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Charities and statutory warnings

Charities and statutory warnings
Wednesday 21st October 2015

The Charities (Protection and Social Investment) Bill is continuing along its path to becoming law and at the time of writing is awaiting a second reading in the House of Commons.

As explained in earlier blogs (see: and, the Bill extends the regulatory powers available to the Charity Commission.

One of the most (if not the most) controversial elements of the Bill is the inclusion of a new power for the Charity Commission to issue warnings to charities or charity trustees. The new power appears in section 1 of the Bill and reads as follows:

The Commission may issue a warning – 

  1. to a charity trustee or trustee for a charity who it considers has committed a breach of trust or duty or other misconduct or mismanagement in that capacity; or
  2. to a charity in connection with which it considers a breach of trust or duty or other misconduct or mismanagement has been committed"

A range of concerns have been raised in respect of this new power. Most notably, there is no right of appeal so the Commission can issue a warning to a charity or trustee without there being an appropriate means of challenge in the charity tribunal. Judicial review would be available to the recipient of a warning but this can be a slow and expensive route.

In addition to this, concerns have been raised as to the exercise of this power by the Commission. There are currently no guidelines as to how or why warnings will be issued. Warnings may be issued to charities who fail to file their annual reports to the Commission within the prescribed deadlines but could also be issued to charity trustees who the Commission considers have been guilty of misconduct or mismanagement – at present we are unclear as to whether warnings would only be issued in serious cases or whether they might be applied on a wider basis.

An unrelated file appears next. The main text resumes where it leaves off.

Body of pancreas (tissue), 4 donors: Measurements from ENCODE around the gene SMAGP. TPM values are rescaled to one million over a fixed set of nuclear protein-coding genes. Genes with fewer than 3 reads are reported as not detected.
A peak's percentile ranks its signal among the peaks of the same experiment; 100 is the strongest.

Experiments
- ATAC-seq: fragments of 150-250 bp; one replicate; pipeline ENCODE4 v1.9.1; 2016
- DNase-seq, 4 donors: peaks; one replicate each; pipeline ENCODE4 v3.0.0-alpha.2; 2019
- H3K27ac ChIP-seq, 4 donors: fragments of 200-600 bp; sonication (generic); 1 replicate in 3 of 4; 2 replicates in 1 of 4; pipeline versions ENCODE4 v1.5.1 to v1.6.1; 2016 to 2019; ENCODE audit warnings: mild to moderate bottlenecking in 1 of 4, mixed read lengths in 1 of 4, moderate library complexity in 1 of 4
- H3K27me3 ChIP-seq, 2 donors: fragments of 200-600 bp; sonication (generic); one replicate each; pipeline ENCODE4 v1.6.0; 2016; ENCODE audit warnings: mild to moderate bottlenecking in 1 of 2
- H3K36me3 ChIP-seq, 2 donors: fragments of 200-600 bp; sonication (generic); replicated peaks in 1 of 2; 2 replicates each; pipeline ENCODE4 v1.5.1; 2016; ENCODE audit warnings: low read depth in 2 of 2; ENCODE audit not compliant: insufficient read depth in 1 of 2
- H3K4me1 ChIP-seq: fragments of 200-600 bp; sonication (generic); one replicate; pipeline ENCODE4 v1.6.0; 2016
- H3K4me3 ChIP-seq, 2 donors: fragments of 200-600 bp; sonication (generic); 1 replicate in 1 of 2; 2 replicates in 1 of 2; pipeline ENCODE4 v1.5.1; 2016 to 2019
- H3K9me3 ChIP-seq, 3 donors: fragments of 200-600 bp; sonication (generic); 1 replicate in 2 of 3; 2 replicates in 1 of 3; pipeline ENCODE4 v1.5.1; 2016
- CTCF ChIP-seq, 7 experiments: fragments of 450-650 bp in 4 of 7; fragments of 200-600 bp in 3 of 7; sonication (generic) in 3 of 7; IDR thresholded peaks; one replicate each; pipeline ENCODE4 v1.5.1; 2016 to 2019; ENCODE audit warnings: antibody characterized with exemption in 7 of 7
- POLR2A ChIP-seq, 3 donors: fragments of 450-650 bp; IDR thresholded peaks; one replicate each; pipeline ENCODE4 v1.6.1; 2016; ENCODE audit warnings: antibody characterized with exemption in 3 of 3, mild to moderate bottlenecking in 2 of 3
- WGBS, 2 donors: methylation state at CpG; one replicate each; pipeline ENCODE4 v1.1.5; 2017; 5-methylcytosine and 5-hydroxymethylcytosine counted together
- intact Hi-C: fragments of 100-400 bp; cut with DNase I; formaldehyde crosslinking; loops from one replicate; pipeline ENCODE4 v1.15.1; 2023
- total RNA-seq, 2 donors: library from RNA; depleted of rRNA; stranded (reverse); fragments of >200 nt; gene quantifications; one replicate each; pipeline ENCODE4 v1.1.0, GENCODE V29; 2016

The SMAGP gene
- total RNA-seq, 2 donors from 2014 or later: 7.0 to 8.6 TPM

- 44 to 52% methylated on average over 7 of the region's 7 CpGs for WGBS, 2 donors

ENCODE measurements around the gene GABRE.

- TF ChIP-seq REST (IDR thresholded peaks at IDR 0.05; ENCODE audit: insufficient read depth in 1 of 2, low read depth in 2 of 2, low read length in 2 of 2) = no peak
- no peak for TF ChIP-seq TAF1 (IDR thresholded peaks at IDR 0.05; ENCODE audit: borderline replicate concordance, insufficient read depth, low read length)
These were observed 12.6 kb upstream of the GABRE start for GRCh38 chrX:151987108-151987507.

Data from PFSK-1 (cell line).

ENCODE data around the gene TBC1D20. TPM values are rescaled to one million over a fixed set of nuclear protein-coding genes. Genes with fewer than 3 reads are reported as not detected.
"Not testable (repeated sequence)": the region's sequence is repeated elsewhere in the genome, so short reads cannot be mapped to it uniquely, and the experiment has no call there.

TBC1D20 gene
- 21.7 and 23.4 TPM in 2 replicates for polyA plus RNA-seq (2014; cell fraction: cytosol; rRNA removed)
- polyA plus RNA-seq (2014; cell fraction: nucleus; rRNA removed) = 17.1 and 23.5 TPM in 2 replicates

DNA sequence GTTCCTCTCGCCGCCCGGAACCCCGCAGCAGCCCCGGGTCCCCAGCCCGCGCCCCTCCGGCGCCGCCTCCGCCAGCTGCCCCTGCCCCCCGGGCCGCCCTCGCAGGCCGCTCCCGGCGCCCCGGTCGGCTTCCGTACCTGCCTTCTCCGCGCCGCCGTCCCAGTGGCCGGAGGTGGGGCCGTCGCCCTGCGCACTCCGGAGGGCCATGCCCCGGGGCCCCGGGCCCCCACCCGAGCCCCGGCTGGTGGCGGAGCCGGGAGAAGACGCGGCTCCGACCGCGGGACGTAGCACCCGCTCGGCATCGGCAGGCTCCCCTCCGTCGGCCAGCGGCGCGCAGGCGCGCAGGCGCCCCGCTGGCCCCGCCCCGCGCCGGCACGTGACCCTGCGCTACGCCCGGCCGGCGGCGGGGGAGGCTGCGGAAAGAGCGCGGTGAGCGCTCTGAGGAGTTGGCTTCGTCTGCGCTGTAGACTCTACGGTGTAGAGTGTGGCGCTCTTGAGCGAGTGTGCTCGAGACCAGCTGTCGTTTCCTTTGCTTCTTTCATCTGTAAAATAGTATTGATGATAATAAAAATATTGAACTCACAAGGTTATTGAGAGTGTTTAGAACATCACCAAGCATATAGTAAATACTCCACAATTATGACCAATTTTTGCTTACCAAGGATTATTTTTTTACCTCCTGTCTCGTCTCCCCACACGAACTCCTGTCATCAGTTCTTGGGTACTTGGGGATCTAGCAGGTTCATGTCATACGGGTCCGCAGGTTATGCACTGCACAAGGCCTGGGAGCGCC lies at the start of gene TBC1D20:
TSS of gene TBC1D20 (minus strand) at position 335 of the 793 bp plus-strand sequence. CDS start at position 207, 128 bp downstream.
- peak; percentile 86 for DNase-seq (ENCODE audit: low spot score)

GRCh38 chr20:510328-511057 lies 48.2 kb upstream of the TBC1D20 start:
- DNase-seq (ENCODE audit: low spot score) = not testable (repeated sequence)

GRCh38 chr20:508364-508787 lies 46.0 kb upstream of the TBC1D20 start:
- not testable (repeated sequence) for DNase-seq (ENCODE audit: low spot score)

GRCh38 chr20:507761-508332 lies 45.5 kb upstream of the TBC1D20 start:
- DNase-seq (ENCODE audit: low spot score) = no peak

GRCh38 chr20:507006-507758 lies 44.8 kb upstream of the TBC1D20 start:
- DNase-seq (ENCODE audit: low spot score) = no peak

The Bill does contain provisions that enable those subject to a possible warning to make representations before a warning is issued. However, whilst the Commission is obliged to take into account any such representations, the power remains largely unfettered.

Furthermore, the Bill states that the Commission may publish warnings and at the Charity Law Association annual conference earlier this month it was suggested that the Commission’s approach would be to publish all warnings in the same way as it currently publishes the results of many of the regulatory steps that it takes. This could result in a very negative impact upon a charity’s reputation.


At the Charity Law Association’s annual conference this month it was suggested that the Commission would exercise this power only moderately and that guidance as to its use would be made available in due course.

Furthermore, a Joint Parliamentary Committee of both the Commons and the Lords acknowledged last year that the new power is not necessarily intended to contribute significantly to the Commission's regulatory armoury.

It is perhaps to be expected that double defaulting charities (see: will find themselves on the end of statutory warnings but it will be very interesting to see how the Commission makes use of this power in respect of wider issues.

The Charities (Protection and Social Investment) Bill will form part of the discussions at our upcoming seminar on 4 November at our Liverpool office. For further details and to sign up, please go to: